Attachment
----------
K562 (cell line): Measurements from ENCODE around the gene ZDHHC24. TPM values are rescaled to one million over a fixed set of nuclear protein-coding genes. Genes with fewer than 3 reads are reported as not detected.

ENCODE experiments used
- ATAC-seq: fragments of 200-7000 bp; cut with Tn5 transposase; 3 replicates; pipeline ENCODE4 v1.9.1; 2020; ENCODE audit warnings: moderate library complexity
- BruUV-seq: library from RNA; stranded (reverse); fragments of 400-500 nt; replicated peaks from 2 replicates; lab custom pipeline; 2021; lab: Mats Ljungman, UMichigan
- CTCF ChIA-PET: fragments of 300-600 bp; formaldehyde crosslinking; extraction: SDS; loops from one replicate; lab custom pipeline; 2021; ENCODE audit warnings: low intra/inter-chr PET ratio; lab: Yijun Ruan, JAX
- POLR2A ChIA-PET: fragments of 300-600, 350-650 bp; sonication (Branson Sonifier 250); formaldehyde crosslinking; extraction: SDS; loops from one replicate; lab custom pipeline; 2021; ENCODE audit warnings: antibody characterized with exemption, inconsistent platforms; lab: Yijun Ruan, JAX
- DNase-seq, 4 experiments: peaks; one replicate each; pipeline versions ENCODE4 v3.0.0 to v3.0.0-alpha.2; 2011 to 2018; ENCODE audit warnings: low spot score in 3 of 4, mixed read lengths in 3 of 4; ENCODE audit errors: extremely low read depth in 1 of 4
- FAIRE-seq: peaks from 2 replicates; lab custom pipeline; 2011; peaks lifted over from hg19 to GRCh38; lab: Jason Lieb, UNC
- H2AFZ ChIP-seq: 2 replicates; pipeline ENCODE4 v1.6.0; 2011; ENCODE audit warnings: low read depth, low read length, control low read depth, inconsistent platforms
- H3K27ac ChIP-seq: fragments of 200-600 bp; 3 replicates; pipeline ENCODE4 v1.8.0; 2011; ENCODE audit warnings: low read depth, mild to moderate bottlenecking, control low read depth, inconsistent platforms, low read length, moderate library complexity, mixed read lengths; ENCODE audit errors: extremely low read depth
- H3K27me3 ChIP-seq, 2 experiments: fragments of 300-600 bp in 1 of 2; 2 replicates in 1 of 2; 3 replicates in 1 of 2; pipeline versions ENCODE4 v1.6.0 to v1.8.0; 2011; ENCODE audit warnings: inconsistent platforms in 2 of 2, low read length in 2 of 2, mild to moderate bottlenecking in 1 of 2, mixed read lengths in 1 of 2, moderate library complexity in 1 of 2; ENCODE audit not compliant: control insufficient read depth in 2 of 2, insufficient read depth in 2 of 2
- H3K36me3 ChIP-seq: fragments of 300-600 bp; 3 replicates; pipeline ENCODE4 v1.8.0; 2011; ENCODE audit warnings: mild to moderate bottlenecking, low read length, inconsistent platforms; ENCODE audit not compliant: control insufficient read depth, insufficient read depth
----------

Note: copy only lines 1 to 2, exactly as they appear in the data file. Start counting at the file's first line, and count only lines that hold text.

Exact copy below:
K562 (cell line): Measurements from ENCODE around the gene ZDHHC24. TPM values are rescaled to one million over a fixed set of nuclear protein-coding genes. Genes with fewer than 3 reads are reported as not detected.

ENCODE experiments used